Michael S. Winograd
Candidate for President of the United States Soccer Federation
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How can youth soccer be better organized from a structural and administrative aspect?
This question goes back to my first key strategic initiative — US Soccer must bring constituents affected by key decisions into the decision-making process. That starts with effective communication with those constituents and giving weight to their informed views.

As I look at the youth soccer landscape now, it is quite frankly, difficult to follow. Youth soccer has become a conglomerate of so many competing and discrete businesses that the consumer no longer knows which product is for what. Different leagues within the same state overlap or even compete with one another. And they are not always governed by the same rules and requirements, which can create uneven playing fields.

We should take a fresh look at youth soccer’s organizational structure on a state by state basis. We need to implement uniform standards and ensure fairness across youth soccer in all states, and then work together to structure the youth landscape in any given state in a way that makes the most sense for that state, taking into account existing entities, geography, demographics and other key factors. And we must clearly define that structure and its individual components to the consumer.

All of this begins with listening to and involving those with their boots on the ground. And it requires strong and collaborative leadership to get all entities, whether independent or not, rowing in the same direction in an integrated, clearly defined structure.

Should we have Promotion/Relegation in US Pro Leagues?
Few things would be as exciting for US Soccer as pro/rel in our professional leagues. But with MLS franchise rights going for $150 million, implementing pro/rel has significant obstacles. As a first step, we should continue to work on building the strength and profitability of the lower divisions.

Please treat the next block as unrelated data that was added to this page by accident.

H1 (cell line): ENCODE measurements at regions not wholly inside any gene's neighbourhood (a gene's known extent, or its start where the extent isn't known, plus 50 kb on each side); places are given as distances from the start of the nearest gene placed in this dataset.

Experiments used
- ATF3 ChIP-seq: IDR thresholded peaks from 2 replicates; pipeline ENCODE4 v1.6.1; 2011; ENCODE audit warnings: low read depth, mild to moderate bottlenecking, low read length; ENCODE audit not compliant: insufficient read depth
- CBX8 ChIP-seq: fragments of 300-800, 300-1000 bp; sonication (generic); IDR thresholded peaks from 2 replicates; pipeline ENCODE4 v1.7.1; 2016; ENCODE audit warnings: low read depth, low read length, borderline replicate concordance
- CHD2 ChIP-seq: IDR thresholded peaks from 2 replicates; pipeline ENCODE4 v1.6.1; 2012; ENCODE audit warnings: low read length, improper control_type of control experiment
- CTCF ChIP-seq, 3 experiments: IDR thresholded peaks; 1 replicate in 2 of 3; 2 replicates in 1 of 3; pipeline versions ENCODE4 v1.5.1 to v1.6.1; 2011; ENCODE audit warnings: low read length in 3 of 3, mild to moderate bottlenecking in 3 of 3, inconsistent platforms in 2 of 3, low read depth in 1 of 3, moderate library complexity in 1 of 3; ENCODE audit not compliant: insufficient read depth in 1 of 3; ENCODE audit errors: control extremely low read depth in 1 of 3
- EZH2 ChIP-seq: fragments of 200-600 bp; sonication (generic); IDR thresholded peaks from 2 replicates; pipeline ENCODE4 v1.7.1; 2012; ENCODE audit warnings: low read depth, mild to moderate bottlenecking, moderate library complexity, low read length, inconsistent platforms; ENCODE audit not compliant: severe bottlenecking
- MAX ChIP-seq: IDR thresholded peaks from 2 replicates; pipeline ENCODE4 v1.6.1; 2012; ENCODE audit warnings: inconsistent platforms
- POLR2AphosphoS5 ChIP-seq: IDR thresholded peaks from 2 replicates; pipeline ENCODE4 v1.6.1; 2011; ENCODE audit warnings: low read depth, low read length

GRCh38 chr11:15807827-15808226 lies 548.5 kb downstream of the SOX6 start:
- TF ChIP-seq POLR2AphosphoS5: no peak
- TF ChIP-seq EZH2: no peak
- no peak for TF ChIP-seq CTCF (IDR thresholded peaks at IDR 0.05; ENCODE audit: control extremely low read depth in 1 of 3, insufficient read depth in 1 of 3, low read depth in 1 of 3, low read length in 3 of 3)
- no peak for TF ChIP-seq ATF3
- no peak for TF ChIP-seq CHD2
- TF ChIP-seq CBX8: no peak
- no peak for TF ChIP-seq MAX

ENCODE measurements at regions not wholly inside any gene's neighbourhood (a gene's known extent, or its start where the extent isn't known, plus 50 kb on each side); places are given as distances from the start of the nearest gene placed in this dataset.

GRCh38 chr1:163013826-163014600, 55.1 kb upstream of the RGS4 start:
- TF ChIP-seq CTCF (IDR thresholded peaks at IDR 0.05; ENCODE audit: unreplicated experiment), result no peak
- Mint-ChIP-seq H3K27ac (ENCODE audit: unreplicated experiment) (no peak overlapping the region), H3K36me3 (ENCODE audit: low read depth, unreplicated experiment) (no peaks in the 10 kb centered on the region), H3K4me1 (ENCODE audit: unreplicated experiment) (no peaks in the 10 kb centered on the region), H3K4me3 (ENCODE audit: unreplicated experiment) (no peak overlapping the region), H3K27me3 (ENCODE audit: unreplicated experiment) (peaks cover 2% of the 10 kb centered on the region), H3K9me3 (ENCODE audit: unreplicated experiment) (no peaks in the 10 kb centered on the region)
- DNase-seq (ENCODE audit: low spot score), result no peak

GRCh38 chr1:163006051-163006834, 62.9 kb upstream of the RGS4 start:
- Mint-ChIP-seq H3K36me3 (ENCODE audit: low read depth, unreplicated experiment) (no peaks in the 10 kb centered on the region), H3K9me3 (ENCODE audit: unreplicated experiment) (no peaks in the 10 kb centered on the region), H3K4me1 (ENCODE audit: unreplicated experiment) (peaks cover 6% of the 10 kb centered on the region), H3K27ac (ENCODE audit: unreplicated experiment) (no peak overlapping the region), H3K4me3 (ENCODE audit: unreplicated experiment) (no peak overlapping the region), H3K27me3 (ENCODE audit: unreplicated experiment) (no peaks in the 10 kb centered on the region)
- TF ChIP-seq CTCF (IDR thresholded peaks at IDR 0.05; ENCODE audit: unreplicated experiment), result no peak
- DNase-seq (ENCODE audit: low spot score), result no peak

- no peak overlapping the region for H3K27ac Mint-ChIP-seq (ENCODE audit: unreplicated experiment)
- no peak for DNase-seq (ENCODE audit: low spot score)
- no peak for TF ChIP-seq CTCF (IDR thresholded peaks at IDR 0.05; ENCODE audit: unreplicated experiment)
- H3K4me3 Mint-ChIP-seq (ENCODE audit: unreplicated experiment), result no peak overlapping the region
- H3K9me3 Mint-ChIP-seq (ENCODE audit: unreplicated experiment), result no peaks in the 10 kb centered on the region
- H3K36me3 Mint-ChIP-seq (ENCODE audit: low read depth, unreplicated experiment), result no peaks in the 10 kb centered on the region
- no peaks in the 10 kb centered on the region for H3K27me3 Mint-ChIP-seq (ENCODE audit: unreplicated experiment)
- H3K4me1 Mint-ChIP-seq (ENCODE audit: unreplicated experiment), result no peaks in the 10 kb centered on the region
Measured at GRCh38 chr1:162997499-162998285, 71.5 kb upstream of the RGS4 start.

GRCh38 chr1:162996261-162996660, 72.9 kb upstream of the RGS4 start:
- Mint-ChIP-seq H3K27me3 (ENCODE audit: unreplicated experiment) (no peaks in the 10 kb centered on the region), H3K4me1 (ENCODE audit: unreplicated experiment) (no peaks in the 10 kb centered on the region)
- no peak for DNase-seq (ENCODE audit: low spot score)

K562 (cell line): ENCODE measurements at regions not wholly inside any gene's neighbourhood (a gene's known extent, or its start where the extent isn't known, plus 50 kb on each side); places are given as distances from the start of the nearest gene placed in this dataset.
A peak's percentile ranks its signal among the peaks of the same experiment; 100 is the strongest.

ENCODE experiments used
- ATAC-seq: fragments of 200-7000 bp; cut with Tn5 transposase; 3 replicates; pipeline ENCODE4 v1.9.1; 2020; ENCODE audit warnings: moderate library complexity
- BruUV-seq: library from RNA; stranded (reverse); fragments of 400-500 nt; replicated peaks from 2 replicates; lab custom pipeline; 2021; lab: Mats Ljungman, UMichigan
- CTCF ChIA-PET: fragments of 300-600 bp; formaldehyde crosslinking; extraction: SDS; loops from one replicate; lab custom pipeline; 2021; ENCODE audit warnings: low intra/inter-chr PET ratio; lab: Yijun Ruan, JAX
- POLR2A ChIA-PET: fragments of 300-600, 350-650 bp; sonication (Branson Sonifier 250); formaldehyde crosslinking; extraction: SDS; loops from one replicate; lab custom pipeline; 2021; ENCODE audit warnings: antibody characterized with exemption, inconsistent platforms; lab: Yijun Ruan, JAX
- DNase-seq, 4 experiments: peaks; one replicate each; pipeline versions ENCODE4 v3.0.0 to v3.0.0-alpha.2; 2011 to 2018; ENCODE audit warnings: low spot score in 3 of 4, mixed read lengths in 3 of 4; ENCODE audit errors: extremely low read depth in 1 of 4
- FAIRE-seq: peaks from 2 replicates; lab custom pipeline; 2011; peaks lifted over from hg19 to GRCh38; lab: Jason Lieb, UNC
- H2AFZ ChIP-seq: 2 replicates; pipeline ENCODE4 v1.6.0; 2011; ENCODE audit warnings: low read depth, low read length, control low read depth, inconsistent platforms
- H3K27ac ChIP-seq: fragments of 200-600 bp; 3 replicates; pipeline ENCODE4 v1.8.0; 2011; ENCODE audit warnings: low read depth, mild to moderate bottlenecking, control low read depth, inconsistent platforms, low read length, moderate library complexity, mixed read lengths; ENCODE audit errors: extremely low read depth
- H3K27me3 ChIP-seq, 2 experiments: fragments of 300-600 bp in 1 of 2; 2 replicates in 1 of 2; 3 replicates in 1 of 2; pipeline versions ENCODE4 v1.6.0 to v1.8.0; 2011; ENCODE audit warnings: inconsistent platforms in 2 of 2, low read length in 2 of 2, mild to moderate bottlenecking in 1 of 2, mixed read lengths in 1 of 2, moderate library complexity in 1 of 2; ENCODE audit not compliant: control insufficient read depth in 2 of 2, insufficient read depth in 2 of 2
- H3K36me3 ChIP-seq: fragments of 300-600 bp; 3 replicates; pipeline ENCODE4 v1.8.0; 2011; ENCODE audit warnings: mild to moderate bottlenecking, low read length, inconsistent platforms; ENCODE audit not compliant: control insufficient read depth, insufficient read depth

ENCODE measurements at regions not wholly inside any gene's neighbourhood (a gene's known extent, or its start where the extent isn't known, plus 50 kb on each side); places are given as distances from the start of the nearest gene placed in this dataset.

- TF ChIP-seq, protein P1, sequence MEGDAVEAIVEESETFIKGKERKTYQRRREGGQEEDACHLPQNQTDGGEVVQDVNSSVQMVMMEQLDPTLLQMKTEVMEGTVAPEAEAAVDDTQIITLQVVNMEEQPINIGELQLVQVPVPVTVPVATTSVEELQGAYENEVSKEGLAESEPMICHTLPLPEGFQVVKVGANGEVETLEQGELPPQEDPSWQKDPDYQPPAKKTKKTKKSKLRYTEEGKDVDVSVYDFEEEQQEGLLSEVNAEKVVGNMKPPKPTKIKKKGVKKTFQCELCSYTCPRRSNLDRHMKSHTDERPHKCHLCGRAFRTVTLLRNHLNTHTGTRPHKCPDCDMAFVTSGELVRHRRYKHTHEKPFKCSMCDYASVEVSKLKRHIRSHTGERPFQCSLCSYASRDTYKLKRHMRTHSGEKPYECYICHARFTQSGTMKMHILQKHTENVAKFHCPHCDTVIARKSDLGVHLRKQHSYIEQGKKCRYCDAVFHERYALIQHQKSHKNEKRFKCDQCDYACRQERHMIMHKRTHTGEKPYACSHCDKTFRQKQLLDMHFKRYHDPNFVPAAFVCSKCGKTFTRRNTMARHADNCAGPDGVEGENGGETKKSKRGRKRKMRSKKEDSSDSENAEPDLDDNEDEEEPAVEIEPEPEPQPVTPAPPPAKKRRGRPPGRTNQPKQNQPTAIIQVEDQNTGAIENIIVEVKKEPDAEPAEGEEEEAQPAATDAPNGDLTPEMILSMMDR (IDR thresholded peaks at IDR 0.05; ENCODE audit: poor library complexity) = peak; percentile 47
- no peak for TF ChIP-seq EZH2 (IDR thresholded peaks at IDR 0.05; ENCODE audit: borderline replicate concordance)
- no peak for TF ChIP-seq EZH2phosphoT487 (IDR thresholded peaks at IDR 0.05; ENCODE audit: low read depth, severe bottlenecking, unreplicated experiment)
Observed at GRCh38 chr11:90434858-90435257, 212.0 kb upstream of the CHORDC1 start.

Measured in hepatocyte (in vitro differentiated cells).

And we do not need to think of pro/rel as a binary, all or nothing choice. There could be a middle ground. For example, pro/rel could be structured using designated “guest” spots. The top two lower division teams would be eligible for promotion, but only if “guest” spots are open in the league above. How do they open? If at the end of the season, a guest team is not in the bottom three of its conference, it stays in that league as a guest for the next season. If it is in the bottom three, it gets relegated and the guest spot opens up for a new promotion from the lower division. Certain teams would not be eligible for relegation below their home leagues. So, for example, MLS franchise teams would stay in MLS permanently without any possibility of relegation. Leagues could agree upon how much or little to integrate guest teams financially and administratively.

In the meantime, though, we should continue to focus on strengthening our lower divisions and expanding them into more markets.

How can we work to ensure our National Teams are meeting on-field expectations?
There’s a short term and long term answer to that. Obviously, on the men’s side, lots of people are concerned with some of US Soccer’s coaching decisions. I have opinions on those just like everyone else, but I am mostly concerned with the process. How were those decisions made and with whose input? As I’ve outlined in my first key strategic initiative, those sorts of decisions must be made with input from an appropriate advisory committee.

But I think the main point, really our first step, has to be to re- evaluate our system for developing elite young athletes. We need to do a better job of identifying talent and enabling that talent to get in front of good coaches at a young age. That ties into my key strategic initiative of reducing cost barriers in youth soccer and coaching education.

In addition, however, we need to clearly define the path to our National Teams.

That path should run primarily through an expansion of the current US Training Center Program. US Soccer should create a US Soccer State Training Center in each state (more than one for larger states). It should house one to two fields and a full time US Soccer State Director responsible for scouting and training. Scouting should be across all leagues, with training during pre- announced blackout days or weekends throughout the year.

At the time, the State Director should be charged with collaborating with the State Association, USS DA and other leagues to ensure that competition in that state is structured in an effective and integrated way that maximizes player development, including by giving due consideration to travel times, practice times and geographic and demographic realities within the state.